The way the final round is played is very simple.  Each person has a choice of two options:  "Keep Mine" or "Take It All".  They face each other and are even given time to talk about what they are going to choose.  There are three possible outcomes:  1.) Each person says "Keep Mine"- if both people choose to cooperate and say "Keep Mine", both walk away richer.  They both keep what they have. 2.) One person says "Keep Mine" and the other says "Take It All".  In this scenario, the person who says "Take It All" walks away with everything.  The other guy loses.  3.) Both people say "Take It All" If both people say take it all, it's mutual destruction.  No one gets anything.

In last night's show the contestants were a young single black man there with his family and a divorced middle-aged white woman who was living with her ex-husband (?).  When they were given the opportunity to strategize each complimented the other on how hard they had worked to get there.  A whole hour of picking prizes is hard work I guess.  The guy said to the woman "I know you have a child and are living with your ex-husband". The woman said to the man "I know you want to give that ring to your mother.".  The guy started to choke up and made a comment about how he was about to cry.

They made their decision.  They locked in their choices.  There was no drama for me.  I just knew they had each decided to "Keep Mine".  And.... they both said "Take It All".  Two losers!  I was stunned. They had looked each other in the eye and lied knowing that each of them had the opportunity to change the other's life, at least a little.  I guess I'm naive.  I'm too trusting. I believed both of them. I know enough about game shows to know the contestants aren't random.  They choose people who will be entertaining, who are larger than life.  They choose people who are risk takers. They want people whoa are willing to take one more roll of the dice.  I'm neither of those personality types. So, I'll never make it onto one of those shows.  But, I was amazed that people had the chance to walk away with somewhere between $100,000 and $350,000 for an hour's work, all they had to do was choose to allow the other person to have the same opportunity and they choose to be greedy instead.

Take It All is a pretty terrible show.  I don't think it'll be on long.  I doubt that I'll watch it again.  But, that episode last night was shocker for me.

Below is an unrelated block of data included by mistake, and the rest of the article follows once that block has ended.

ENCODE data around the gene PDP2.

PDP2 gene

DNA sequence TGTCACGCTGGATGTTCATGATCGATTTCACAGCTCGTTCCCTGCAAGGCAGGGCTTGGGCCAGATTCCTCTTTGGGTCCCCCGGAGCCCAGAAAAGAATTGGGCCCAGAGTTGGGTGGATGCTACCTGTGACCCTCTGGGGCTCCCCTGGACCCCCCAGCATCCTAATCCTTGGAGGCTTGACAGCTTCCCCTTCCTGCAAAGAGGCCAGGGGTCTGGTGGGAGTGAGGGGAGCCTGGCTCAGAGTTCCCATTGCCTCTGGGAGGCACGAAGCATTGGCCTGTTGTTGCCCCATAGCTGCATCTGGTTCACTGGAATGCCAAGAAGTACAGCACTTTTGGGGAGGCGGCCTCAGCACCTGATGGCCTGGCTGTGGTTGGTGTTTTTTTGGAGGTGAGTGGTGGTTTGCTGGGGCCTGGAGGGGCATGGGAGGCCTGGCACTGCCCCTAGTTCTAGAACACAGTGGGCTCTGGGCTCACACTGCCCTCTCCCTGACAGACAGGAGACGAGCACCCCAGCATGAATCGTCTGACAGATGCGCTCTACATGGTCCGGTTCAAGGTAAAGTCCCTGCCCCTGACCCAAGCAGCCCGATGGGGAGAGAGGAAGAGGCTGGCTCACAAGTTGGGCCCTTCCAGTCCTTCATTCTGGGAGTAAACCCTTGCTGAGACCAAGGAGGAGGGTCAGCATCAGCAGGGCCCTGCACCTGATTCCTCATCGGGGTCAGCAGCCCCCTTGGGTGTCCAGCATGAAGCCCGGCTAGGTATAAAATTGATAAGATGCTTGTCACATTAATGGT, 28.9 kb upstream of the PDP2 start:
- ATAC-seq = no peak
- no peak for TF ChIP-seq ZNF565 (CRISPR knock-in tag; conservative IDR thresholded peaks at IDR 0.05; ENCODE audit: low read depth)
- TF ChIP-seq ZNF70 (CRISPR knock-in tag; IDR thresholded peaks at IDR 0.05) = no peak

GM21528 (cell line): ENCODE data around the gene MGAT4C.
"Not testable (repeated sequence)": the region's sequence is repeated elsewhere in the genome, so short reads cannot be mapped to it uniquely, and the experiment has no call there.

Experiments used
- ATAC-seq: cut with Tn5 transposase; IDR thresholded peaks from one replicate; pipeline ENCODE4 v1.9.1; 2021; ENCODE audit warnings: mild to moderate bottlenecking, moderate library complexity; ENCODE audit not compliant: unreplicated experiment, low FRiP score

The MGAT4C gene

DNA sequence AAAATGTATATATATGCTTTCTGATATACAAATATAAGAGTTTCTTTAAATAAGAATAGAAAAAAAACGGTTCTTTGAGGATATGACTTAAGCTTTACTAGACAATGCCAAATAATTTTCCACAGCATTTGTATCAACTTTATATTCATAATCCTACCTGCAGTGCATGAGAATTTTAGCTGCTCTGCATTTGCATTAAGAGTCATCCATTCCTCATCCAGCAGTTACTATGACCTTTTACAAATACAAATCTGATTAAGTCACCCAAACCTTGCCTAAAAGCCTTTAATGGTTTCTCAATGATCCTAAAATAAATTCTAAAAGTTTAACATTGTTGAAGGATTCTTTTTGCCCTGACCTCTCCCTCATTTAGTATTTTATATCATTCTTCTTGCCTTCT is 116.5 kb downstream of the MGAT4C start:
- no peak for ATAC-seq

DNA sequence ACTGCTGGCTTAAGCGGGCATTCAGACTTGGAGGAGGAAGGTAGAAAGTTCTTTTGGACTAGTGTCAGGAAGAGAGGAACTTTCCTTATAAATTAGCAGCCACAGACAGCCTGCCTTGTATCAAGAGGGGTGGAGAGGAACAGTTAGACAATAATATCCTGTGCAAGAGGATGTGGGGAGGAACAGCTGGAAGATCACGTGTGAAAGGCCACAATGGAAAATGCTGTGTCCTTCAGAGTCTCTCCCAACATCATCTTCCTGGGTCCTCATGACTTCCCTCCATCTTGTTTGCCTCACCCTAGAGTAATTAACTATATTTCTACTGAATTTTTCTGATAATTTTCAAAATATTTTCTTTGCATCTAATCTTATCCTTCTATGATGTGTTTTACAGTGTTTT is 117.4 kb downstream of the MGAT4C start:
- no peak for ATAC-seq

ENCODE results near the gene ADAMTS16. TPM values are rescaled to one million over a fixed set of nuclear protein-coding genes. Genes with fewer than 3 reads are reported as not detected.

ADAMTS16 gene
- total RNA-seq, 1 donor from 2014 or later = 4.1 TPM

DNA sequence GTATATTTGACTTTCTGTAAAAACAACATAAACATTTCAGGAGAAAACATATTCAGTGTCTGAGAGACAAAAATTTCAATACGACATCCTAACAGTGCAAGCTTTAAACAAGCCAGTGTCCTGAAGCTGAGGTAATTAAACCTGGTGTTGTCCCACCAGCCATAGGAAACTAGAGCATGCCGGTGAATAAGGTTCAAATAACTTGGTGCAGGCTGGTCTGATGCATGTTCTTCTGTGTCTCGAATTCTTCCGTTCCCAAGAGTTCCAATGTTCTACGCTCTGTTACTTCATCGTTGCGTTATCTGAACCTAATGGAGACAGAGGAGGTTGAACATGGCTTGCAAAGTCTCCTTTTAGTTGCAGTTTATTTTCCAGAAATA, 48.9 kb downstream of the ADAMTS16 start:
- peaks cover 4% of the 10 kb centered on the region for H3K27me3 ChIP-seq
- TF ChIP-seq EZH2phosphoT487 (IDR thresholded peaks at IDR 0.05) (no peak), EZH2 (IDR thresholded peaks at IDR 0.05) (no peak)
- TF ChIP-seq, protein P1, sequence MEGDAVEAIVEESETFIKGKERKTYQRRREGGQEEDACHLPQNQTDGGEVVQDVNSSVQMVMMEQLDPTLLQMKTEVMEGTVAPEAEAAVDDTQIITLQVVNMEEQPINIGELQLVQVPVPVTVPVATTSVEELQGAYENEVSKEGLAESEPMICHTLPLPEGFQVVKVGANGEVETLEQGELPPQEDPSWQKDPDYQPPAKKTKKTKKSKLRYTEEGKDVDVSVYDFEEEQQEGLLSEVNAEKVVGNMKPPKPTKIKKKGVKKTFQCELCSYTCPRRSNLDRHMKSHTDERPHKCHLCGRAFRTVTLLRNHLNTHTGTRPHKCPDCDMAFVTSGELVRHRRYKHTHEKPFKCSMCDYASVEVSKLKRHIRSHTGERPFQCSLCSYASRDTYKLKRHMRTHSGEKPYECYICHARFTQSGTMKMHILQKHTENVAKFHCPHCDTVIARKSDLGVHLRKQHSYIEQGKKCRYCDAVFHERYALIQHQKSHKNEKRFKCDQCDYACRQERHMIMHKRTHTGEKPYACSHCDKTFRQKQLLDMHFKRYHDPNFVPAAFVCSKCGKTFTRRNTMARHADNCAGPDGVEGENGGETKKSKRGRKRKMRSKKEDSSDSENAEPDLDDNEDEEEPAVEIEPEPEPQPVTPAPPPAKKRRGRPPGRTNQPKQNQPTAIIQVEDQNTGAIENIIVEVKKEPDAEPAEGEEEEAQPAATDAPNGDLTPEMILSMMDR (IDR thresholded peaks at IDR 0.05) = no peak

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5 comments:

shelly said...

If you didn't like this, you wouldn't have liked a game show from ten years ago called 'Friend or Foe'. It aired on Game Show Network (GSN) and had a Prisoner's Dilemma element to it similar to the end game of 'Take It All'. (You can google 'Friend or Foe' to find out more. There may even be episodes on Youtube if you're feeling brave.)

Kansas Bob said...

Sad. Behavior on these reality types of shows is sometimes so revealing. Guess it is why I don't watch much reality tv - except the shows on HGTV.

brian said...

I can't take my eyes off it, Bob. I love watching human nature. This one really set me back though.

Tamra Daneen said...

Wow. What a hard article to read. That show would piss me off too, Brian. To think that people want to actively and publicly display greed like that is just gross. And to lie to each other beforehand, they got what they deserved. Sadly.

brian said...

Yeah, Tamra. Well, one of the things I love about reality TV shows is they really make me think hard about situational ethics. I'd definitely lie on Survivor. I'd draw a line somewhere. But, I'd lie. I'd break alliances.

But, something about that show disturbed me. They literally could have made a pact to both win. Most shows are one winner. They had an opportunity for a win-win. If I'm competing to win, I'm going to go for the win. But, if I can sacrifice a little so the other guy can win, too. Why not?

I DVRd the show last night. I might just buzz through to the last round.